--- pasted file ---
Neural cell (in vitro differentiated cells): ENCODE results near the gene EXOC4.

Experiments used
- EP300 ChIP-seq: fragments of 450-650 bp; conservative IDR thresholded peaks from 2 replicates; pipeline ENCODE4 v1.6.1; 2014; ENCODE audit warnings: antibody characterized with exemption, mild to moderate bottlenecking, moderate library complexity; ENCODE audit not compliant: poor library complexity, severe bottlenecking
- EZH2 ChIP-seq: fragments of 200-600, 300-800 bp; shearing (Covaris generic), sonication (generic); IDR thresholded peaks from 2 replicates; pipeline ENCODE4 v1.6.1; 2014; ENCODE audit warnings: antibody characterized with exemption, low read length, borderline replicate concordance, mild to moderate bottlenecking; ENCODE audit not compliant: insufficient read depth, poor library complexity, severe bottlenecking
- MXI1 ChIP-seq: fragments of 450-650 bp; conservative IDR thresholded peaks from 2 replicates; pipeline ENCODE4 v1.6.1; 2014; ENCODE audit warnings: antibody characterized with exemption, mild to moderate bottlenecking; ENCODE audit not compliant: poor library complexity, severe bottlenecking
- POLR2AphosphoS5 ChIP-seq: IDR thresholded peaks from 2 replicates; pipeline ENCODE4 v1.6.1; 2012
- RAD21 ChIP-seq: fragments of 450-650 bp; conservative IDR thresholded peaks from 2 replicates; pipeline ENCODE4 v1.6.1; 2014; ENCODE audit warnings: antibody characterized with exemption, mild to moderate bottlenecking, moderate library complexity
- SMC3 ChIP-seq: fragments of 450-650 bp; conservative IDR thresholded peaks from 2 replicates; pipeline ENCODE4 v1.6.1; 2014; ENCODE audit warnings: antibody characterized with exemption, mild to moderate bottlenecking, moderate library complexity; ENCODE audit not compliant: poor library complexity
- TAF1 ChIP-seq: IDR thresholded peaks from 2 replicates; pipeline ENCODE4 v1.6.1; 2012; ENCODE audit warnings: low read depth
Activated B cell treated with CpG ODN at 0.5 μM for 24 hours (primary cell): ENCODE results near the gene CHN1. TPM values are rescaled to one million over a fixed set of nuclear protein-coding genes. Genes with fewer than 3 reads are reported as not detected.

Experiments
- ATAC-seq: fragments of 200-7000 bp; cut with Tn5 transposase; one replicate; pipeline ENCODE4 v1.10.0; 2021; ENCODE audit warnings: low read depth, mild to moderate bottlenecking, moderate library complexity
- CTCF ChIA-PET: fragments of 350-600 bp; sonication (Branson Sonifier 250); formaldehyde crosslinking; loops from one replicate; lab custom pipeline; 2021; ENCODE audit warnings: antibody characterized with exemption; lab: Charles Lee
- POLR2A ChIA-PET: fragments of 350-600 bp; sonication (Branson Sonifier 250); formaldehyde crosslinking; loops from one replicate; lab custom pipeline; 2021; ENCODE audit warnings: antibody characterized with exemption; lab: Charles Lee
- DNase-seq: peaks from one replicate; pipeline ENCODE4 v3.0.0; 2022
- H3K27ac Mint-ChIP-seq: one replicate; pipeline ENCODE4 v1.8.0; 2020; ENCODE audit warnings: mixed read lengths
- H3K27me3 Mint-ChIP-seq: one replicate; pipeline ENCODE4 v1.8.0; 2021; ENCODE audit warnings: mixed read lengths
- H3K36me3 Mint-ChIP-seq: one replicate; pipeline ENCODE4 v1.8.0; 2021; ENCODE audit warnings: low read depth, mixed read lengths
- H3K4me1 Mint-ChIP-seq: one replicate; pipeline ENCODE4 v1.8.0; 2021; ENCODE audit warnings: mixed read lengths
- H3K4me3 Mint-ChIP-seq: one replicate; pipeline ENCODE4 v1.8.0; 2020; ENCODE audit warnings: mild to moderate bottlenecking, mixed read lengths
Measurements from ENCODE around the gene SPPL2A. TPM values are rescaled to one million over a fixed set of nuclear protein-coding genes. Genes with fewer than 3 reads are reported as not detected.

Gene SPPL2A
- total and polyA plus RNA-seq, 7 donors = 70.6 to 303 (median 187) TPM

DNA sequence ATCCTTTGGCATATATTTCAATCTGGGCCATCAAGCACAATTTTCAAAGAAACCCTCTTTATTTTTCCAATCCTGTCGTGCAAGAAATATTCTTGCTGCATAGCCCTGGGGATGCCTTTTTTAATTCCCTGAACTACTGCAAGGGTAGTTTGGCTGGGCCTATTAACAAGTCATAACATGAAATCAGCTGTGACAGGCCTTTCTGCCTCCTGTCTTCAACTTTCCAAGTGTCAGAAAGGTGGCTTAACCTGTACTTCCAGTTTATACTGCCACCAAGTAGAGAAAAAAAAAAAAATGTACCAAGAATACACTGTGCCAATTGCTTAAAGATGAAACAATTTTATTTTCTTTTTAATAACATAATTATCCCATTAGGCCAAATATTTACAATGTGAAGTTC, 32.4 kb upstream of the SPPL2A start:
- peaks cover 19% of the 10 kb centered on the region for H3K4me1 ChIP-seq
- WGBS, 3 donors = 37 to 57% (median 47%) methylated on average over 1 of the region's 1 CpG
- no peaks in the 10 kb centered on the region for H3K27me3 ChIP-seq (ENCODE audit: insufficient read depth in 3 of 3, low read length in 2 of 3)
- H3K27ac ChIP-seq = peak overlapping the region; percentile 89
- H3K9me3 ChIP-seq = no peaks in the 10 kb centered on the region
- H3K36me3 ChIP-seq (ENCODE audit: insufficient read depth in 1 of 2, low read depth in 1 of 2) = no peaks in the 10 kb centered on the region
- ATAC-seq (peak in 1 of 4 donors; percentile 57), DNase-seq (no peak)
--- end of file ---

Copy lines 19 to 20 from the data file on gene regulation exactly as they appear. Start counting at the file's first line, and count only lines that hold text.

- H3K4me1 Mint-ChIP-seq: one replicate; pipeline ENCODE4 v1.8.0; 2021; ENCODE audit warnings: mixed read lengths
- H3K4me3 Mint-ChIP-seq: one replicate; pipeline ENCODE4 v1.8.0; 2020; ENCODE audit warnings: mild to moderate bottlenecking, mixed read lengths